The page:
You can smell it before the bowl hits the table: chunks of beef, potatoes, onions and carrots, all glistening in a gravy that hints of Guinness, Worcestershire sauce and herbs. It’s the stew served at just about every Stateside pub that sports a Celtic font.
Except it’s not really Irish.
“Definitely gives people the wrong idea,” says chef-restaurateur Cathal Armstrong, who just published “My Irish Table: Recipes From the Homeland and Restaurant Eve,” with co-author David Hagedorn (Ten Speed Press). The Irish stew in their book is closer to the real deal, but even that recipe calls for the non-traditional step of first searing the meat — lamb on the bone — to give it color. Armstrong confirms that a thin, bland broth, onions and potatoes are the other authentic components.
The only thickener is the spuds, which you’d mash with the back of your fork, he says. And, after offering a brief history of the dish, he ends with an unlikely general assessment: “Realistically, it’s not that good.”
Armstrong suspects our pervasive pub versions have been beefed up to keep restaurant costs in line (lamb is more expensive) and to cater to American palates that are, on the whole, not into the other red meat.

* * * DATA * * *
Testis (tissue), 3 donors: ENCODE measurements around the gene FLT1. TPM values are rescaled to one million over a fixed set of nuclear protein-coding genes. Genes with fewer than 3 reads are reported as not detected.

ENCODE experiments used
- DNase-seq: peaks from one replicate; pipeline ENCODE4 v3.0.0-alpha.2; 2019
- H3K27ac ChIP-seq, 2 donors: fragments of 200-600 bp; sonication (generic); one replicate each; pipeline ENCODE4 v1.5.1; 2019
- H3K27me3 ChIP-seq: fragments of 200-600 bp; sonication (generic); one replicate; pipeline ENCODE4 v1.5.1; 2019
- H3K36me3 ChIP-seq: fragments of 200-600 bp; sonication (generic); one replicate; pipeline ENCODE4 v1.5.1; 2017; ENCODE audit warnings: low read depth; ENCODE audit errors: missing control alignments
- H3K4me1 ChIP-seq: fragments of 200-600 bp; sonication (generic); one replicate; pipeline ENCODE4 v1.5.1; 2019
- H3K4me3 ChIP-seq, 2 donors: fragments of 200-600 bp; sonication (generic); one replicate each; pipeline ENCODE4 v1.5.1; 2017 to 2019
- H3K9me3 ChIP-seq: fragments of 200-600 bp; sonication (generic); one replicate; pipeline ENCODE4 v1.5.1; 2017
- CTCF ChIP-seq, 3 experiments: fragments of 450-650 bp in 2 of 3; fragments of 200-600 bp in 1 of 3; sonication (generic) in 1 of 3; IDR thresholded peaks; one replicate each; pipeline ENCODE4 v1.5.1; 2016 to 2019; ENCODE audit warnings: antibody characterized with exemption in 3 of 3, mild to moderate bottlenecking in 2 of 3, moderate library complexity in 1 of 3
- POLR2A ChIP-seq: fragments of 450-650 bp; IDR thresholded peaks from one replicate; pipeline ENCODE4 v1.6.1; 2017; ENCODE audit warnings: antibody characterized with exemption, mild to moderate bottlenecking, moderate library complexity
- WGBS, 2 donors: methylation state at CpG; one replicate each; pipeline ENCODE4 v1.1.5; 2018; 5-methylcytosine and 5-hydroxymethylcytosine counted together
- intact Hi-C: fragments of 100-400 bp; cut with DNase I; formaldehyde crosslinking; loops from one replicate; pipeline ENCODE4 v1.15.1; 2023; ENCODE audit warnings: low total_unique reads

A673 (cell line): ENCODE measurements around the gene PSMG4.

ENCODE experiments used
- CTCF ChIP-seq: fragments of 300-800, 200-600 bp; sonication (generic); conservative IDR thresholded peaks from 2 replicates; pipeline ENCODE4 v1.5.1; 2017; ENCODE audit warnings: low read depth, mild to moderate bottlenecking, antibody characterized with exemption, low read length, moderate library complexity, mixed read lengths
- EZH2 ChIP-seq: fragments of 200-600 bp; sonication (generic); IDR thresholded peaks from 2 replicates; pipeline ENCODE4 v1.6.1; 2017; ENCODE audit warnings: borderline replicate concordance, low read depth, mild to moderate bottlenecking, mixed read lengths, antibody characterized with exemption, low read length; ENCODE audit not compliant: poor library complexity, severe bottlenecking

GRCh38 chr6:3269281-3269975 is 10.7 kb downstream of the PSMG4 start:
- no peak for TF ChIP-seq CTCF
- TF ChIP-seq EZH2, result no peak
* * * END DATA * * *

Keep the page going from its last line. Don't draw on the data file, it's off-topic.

The story of real Irish food was what Armstrong wanted to tell, through personal remembrance and simplified recipes. Early reviews have responded with enthusiasm. The book also reflects the journey of his flagship Alexandria restaurant, which turns 10 this year. (Not to be missed: his ode to the blue cheese of Cashel, in County Tipperary, and a savory corned beef.)
It’s a testament to modern Ireland that its cuisine can pay homage to a past marked by deprivation even as it celebrates all that’s now grown and raised in country. In “Irish Table,” and in two other recent Irish titles we cooked from to usher in St. Patrick’s Day, you’ll find fish pies and Dublin coddles. But odds are good that you’ll also be marking the pages for homemade bran flakes link to recs and crustless spinach pies. Erin, go brag.
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